Appeals, Nos. 99 and 100, Jan. T., 1960, from judgment of Court of Common Pleas No. 4 of Philadelphia County, June T., 1955, No. 1703, in case of Leo J. Margolin et al. v. Pennsylvania Railroad Company. Judgment affirmed.
Sigmund H. Steinberg, with him Samuel P. Lavine, and Blank, Steinberg, Balder & Steinbrook, for appellants.
Philip Price, with him William H. Lowery, and Barnes, Dechert, Price, Myers & Rhoads, for appellee.
Before Jones, C.j., Bell, Musmanno, Jones, Cohen, Bok and Eagen, JJ.
OPINION BY MR. JUSTICE EAGEN.
This appeal is from the judgment entered below following the dismissal of plaintiffs' motion for a new trial in an action of trespass wherein relief was sought for an allegedly improper termination of an implied irrevocable license. The case was submitted to a jury solely on the issue of damages, the question of liability having been by agreement reserved to the court. The jury returned a verdict of "no damage." The court thereafter, and following argument on the matter of liability, determined that "there is no valid basis upon which to impose liability upon defendant." Appellants, of course, disagree and further contend that the jury's verdict was capricious. Appellants also assign
as error a series of allegedly improper rulings by the trial court on their objections to the admission into evidence of certain testimony and exhibits, all of appellants' exceptions to which rulings were discussed at length in the lower court's opinion.
Pursuant to authority conferred by ordinance of the City of Philadelphia, dated June 9, 1900, appellee entered into an agreement with the Commercial Trust Company on February 14, 1901, the sum and substance of which agreement called for the erection and maintenance by appellee of an elevated footbridge from the train floor of appellee's Broad Street Station to the second-story level of the proposed, but as yet unconstructed, Commercial Trust Building. When completed, the footbridge crossed Market Street on the easterly side of 15th Street. It was used for fifty years by patrons of appellee's railroad, by tenants of the Trust Company and its successors in title, and by the general public. Appellee's trains entered its Broad Street Station after passing over the widely familiar "Chinese Wall." As the years and times progressed, during which period appellee had constructed its downtown Suburban Station and its West Philadelphia 30th Street Station, the number of arrivals and departures from the Broad Street terminus lessened and lessened. Finally, and following approval of the Pennsylvania Public Utility Commission on March 10, 1952, appellee's last scheduled arrival entered Broad Street Station on April 27, 1952. Shortly thereafter the station was closed, a partition between its building and the footway was erected and later both the station and the footbridge were razed. The old "Chinese Wall," as well, succumbed to the modern drug of urban redevelopment.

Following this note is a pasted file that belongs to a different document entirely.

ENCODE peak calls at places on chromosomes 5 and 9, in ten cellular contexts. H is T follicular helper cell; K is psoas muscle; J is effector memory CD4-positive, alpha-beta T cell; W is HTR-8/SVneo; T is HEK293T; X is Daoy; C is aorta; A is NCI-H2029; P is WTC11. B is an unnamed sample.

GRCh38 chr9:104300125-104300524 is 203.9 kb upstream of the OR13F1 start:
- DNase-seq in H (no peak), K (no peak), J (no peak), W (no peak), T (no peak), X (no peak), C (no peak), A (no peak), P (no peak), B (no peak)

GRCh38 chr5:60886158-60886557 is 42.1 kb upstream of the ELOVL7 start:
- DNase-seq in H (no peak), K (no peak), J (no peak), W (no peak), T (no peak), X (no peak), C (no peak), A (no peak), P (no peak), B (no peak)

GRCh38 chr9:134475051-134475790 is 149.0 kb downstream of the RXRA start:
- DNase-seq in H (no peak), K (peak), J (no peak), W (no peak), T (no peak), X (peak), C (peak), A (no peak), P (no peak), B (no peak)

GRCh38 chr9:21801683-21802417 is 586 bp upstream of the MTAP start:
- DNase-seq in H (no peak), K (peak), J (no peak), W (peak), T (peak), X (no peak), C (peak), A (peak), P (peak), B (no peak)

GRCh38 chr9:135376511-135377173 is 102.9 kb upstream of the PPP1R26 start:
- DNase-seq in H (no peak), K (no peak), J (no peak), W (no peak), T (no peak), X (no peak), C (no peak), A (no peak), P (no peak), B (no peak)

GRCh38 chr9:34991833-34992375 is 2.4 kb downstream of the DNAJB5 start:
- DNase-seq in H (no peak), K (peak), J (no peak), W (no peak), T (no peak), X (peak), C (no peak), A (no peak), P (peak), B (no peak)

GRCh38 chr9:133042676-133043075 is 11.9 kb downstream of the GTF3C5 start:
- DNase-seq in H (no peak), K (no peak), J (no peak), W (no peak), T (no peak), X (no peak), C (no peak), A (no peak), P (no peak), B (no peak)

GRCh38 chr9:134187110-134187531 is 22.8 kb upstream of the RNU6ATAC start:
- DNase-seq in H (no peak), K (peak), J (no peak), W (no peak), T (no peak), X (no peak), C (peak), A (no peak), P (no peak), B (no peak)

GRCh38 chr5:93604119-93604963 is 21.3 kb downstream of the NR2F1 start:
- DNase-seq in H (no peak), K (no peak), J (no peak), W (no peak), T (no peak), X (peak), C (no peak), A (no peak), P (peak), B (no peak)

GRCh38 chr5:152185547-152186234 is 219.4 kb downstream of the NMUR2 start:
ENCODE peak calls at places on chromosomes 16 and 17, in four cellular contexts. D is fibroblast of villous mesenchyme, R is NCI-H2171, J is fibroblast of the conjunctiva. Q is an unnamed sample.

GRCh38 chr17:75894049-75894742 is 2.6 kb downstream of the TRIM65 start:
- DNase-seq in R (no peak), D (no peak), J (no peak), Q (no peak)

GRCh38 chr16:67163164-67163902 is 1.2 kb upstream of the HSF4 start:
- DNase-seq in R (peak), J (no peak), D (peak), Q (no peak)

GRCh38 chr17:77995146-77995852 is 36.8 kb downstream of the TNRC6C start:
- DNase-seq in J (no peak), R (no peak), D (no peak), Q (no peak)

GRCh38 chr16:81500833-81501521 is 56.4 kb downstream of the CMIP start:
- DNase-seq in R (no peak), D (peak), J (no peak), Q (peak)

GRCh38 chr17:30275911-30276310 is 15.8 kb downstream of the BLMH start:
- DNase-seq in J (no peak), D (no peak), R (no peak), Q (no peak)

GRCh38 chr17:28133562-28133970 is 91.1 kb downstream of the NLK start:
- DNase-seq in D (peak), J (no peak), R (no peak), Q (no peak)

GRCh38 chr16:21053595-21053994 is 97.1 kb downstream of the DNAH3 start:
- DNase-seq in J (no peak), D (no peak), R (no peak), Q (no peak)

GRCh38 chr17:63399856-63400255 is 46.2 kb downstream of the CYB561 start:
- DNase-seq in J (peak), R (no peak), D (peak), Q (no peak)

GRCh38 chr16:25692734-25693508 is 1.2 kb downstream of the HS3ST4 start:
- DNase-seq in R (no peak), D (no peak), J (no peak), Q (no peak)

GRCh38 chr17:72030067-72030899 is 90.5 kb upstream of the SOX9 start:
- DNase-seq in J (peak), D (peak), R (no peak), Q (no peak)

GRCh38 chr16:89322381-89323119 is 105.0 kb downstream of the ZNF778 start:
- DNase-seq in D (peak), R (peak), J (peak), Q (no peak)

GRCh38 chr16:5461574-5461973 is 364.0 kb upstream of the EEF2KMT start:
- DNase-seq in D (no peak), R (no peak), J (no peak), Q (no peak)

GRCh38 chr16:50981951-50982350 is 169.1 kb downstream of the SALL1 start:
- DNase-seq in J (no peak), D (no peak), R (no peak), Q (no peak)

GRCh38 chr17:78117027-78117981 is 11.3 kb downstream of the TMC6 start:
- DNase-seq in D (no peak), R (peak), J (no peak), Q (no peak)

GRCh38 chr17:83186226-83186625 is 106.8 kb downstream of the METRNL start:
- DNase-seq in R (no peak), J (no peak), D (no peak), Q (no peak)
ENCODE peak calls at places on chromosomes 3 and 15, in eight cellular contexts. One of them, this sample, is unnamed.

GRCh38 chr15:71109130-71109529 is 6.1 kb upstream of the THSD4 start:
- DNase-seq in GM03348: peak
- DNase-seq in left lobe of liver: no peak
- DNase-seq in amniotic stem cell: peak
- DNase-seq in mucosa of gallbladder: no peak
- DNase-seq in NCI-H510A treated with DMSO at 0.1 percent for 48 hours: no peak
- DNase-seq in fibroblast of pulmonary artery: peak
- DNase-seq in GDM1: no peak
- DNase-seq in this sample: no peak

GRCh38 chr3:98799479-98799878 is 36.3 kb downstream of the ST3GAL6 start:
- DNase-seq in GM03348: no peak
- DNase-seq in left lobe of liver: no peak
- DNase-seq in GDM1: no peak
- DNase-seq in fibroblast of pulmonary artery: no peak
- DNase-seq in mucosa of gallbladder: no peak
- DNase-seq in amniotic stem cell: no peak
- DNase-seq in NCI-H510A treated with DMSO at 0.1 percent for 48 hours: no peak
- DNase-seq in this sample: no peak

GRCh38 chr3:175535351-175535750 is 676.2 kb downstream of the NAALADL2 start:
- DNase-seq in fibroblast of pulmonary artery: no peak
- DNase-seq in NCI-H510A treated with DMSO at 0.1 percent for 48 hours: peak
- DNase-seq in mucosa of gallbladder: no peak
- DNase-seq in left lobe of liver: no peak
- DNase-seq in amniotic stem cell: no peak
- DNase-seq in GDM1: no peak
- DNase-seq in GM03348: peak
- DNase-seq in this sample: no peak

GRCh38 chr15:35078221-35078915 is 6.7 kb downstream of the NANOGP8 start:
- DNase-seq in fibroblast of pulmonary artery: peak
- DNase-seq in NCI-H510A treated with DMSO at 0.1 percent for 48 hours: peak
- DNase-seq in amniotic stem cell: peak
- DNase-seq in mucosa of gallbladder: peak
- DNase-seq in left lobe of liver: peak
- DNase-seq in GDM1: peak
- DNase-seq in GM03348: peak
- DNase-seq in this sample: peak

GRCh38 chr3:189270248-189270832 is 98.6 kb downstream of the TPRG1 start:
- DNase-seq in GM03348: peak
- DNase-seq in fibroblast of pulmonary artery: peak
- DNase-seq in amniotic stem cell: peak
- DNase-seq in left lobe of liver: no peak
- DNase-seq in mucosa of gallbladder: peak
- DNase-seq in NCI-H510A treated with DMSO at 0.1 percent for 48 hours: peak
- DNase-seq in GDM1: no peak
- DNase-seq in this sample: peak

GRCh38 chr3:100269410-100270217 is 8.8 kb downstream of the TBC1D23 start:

So as to allow for the abutment of the footbridge at its northerly side, the Commercial Trust Building had to be specially constructed and was, accordingly,
so designed that stairways and doorways not ordinarily in such areas were provided for and installed. Because of this special conformance, which was necessitated to comply with the contractual provisions of the agreement of 1901, appellants, as successors in title to the Commercial Trust Company, claim that a license, impliedly arising from the agreement, became irrevocable. They assert as damages the special costs incident to the erection of the building in so special a way; the expense incurred in closing up the wall following the removal of the footbridge, in tearing down the stairways inside the building, and in converting this space into offices; the rental losses allegedly suffered as ...